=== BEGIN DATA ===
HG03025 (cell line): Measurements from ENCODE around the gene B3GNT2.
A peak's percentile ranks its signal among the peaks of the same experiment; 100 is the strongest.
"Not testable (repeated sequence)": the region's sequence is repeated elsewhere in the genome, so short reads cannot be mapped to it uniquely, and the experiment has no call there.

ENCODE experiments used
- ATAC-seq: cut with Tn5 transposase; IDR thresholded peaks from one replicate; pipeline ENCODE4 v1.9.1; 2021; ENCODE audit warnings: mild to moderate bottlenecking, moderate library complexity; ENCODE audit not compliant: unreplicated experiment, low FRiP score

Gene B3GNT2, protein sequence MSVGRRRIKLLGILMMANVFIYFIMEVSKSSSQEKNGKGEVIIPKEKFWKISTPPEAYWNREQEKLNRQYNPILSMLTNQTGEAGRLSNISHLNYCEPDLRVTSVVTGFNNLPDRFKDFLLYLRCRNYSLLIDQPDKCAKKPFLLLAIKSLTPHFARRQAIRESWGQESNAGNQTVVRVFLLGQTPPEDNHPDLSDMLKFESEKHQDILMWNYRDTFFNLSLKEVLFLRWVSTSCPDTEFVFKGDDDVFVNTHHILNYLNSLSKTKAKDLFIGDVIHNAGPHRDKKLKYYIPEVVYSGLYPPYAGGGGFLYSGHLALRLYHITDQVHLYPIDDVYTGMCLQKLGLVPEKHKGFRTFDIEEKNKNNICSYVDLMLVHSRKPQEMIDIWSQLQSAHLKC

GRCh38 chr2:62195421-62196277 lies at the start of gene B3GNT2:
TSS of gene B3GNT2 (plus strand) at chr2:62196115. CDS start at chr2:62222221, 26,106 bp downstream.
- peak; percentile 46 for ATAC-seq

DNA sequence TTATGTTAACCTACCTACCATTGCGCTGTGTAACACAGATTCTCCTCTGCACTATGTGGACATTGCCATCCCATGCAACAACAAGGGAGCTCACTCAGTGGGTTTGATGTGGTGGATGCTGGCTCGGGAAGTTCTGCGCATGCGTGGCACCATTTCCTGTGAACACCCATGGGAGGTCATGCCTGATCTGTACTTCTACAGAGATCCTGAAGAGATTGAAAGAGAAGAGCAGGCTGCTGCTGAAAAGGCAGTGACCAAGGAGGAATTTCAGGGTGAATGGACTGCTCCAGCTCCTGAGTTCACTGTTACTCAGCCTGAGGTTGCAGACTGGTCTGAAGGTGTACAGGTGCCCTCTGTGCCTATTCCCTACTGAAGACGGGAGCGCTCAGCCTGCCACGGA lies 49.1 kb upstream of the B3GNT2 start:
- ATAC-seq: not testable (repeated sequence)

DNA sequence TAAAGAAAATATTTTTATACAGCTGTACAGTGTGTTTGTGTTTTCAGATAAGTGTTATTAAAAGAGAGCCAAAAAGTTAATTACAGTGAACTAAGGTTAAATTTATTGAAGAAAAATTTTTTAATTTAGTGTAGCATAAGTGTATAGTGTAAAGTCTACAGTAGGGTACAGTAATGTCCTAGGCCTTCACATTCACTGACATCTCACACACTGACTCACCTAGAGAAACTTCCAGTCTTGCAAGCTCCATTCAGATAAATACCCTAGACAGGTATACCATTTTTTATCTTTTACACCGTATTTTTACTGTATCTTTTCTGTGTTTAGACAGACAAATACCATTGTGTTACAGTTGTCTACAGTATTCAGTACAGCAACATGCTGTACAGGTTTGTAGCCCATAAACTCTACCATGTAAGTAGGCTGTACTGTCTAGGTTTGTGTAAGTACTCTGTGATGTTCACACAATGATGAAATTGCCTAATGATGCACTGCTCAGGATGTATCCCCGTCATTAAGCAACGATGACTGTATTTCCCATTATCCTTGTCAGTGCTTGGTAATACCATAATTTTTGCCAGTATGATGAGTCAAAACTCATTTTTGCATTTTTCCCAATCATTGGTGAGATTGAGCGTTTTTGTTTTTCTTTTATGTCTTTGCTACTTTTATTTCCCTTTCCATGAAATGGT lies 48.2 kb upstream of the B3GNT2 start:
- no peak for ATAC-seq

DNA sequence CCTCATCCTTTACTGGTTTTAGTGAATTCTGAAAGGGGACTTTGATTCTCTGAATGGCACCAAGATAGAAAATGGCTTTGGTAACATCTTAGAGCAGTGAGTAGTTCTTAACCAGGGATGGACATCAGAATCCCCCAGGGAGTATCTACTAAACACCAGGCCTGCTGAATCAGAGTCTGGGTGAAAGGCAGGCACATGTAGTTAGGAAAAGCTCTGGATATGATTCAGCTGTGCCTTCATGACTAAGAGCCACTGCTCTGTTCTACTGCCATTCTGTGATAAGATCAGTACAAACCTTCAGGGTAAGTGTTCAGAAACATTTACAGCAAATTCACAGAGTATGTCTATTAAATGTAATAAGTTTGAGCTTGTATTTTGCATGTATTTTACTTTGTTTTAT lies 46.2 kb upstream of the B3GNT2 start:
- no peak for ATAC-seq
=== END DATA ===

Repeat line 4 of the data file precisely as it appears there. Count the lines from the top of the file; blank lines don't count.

ENCODE experiments used